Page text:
US20070122024A1 - Method for processing checks prior to electronic deposit - Google Patents

Method for processing checks prior to electronic deposit Download PDF

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US20070122024A1
US20070122024A1 US11/289,255 US28925505A US2007122024A1 US 20070122024 A1 US20070122024 A1 US 20070122024A1 US 28925505 A US28925505 A US 28925505A US 2007122024 A1 US2007122024 A1 US 2007122024A1
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check
image
data package
back
front
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US11/289,255
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Bertrand Haas
Matthew Campagna
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Pitney-Bowes Inc
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Pitney-Bowes Inc
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Priority to US11/289,255 priority Critical patent/US20070122024A1/en
Assigned to PITNEY BOWES INC. reassignment PITNEY BOWES INC. ASSIGNMENT OF ASSIGNORS INTEREST (SEE DOCUMENT FOR DETAILS). Assignors: HAAS, BERTRAND, CAMPAGNA, MATTHEW J.
Publication of US20070122024A1 publication Critical patent/US20070122024A1/en
Application status is Abandoned legal-status Critical

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    • GPHYSICS
    • G06COMPUTING; CALCULATING; COUNTING
    • G06QDATA PROCESSING SYSTEMS OR METHODS, SPECIALLY ADAPTED FOR ADMINISTRATIVE, COMMERCIAL, FINANCIAL, MANAGERIAL, SUPERVISORY OR FORECASTING PURPOSES; SYSTEMS OR METHODS SPECIALLY ADAPTED FOR ADMINISTRATIVE, COMMERCIAL, FINANCIAL, MANAGERIAL, SUPERVISORY OR FORECASTING PURPOSES, NOT OTHERWISE PROVIDED FOR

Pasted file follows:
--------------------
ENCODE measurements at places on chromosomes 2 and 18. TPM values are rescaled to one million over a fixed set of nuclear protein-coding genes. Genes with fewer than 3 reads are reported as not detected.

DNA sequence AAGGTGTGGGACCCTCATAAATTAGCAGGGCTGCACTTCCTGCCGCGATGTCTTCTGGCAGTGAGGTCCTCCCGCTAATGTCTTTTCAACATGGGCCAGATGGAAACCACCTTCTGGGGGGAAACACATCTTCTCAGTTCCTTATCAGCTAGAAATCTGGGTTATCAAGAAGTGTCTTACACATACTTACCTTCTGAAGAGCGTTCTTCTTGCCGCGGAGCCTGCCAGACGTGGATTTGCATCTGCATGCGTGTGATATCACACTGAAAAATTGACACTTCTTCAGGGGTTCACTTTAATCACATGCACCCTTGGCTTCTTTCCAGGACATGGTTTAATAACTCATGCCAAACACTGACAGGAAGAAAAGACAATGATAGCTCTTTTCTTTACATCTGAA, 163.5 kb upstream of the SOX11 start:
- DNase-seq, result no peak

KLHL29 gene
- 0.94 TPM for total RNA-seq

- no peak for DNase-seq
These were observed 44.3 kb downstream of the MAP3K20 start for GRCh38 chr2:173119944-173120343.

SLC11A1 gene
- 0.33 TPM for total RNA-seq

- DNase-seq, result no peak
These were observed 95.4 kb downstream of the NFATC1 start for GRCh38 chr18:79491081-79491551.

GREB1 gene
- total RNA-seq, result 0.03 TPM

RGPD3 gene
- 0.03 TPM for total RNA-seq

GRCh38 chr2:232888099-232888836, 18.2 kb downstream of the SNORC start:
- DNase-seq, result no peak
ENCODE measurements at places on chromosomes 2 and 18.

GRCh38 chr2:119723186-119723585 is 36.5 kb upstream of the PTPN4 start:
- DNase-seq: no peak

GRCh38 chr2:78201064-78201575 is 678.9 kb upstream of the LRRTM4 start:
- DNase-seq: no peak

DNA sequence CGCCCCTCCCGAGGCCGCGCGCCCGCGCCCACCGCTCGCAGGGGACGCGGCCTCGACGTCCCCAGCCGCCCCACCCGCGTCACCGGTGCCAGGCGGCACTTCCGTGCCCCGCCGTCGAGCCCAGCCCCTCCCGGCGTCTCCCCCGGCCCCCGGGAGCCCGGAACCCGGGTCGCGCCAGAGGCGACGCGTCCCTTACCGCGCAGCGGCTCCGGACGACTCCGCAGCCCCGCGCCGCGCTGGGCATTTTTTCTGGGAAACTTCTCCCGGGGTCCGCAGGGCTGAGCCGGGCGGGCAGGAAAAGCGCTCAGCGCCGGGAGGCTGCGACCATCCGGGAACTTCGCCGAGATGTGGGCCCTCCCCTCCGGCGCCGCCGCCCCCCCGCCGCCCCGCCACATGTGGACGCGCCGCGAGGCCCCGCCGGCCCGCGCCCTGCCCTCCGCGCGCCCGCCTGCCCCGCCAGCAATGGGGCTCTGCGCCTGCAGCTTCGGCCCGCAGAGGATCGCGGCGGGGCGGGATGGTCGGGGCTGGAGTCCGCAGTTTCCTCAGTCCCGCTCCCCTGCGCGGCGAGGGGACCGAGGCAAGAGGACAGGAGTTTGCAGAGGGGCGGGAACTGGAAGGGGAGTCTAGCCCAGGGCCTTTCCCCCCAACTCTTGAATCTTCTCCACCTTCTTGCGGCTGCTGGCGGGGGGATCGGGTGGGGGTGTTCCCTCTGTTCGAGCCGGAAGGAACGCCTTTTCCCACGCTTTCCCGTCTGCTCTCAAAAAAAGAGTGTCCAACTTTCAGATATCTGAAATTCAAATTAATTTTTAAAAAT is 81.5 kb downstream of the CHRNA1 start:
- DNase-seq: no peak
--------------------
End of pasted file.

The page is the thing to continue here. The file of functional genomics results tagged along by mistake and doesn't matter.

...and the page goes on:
• G06Q20/00Payment architectures, schemes or protocols
    • G06Q20/04Payment circuits
    • G06Q20/042Payment circuits characterized in that the payment protocol involves at least one cheque
    • GPHYSICS
    • G06COMPUTING; CALCULATING; COUNTING
    • G06QDATA PROCESSING SYSTEMS OR METHODS, SPECIALLY ADAPTED FOR ADMINISTRATIVE, COMMERCIAL, FINANCIAL, MANAGERIAL, SUPERVISORY OR FORECASTING PURPOSES; SYSTEMS OR METHODS SPECIALLY ADAPTED FOR ADMINISTRATIVE, COMMERCIAL, FINANCIAL, MANAGERIAL, SUPERVISORY OR FORECASTING PURPOSES, NOT OTHERWISE PROVIDED FOR
    • G06Q20/00Payment architectures, schemes or protocols
    • G06Q20/04Payment circuits

Abstract

A method of processing a check prior to submitting it for deposit in which the depositor's intent at the time of submitting the check is linked with an image of the check. The method includes receiving from the depositor intended amount information for the check, generating a first image of a front of the check, and generating an image of the intended amount. The method further includes generating a second image of the front of the check using the first image of the front of the check, wherein the second image of the front of the check includes the image of the intended amount and wherein the first image of the front of the check may be obtained from the second image of the front of the check. Finally, the method includes submitting at least the second image of the front of the check to a depository bank.

Description

    FIELD OF THE INVENTION